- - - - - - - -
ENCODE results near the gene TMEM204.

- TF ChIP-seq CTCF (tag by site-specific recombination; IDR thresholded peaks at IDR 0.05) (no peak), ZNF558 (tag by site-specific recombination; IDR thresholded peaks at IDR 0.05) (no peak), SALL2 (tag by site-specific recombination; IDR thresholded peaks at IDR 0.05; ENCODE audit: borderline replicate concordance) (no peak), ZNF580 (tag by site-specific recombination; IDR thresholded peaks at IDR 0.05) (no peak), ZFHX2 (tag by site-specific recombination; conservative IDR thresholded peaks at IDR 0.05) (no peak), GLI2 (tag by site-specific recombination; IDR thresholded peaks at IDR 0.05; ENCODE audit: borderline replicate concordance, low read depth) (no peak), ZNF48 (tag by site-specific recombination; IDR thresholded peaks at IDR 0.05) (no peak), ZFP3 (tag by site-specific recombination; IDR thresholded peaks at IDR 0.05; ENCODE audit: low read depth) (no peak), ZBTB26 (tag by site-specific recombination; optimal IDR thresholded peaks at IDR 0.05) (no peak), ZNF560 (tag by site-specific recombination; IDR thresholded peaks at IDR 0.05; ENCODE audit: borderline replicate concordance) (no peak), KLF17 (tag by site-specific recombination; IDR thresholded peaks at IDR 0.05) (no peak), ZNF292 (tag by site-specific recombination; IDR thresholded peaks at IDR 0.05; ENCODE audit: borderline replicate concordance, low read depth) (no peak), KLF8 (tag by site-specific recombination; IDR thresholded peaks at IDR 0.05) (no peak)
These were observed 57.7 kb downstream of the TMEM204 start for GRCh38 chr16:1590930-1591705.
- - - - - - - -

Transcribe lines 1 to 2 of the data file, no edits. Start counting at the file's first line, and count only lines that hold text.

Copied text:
ENCODE results near the gene TMEM204.

- TF ChIP-seq CTCF (tag by site-specific recombination; IDR thresholded peaks at IDR 0.05) (no peak), ZNF558 (tag by site-specific recombination; IDR thresholded peaks at IDR 0.05) (no peak), SALL2 (tag by site-specific recombination; IDR thresholded peaks at IDR 0.05; ENCODE audit: borderline replicate concordance) (no peak), ZNF580 (tag by site-specific recombination; IDR thresholded peaks at IDR 0.05) (no peak), ZFHX2 (tag by site-specific recombination; conservative IDR thresholded peaks at IDR 0.05) (no peak), GLI2 (tag by site-specific recombination; IDR thresholded peaks at IDR 0.05; ENCODE audit: borderline replicate concordance, low read depth) (no peak), ZNF48 (tag by site-specific recombination; IDR thresholded peaks at IDR 0.05) (no peak), ZFP3 (tag by site-specific recombination; IDR thresholded peaks at IDR 0.05; ENCODE audit: low read depth) (no peak), ZBTB26 (tag by site-specific recombination; optimal IDR thresholded peaks at IDR 0.05) (no peak), ZNF560 (tag by site-specific recombination; IDR thresholded peaks at IDR 0.05; ENCODE audit: borderline replicate concordance) (no peak), KLF17 (tag by site-specific recombination; IDR thresholded peaks at IDR 0.05) (no peak), ZNF292 (tag by site-specific recombination; IDR thresholded peaks at IDR 0.05; ENCODE audit: borderline replicate concordance, low read depth) (no peak), KLF8 (tag by site-specific recombination; IDR thresholded peaks at IDR 0.05) (no peak)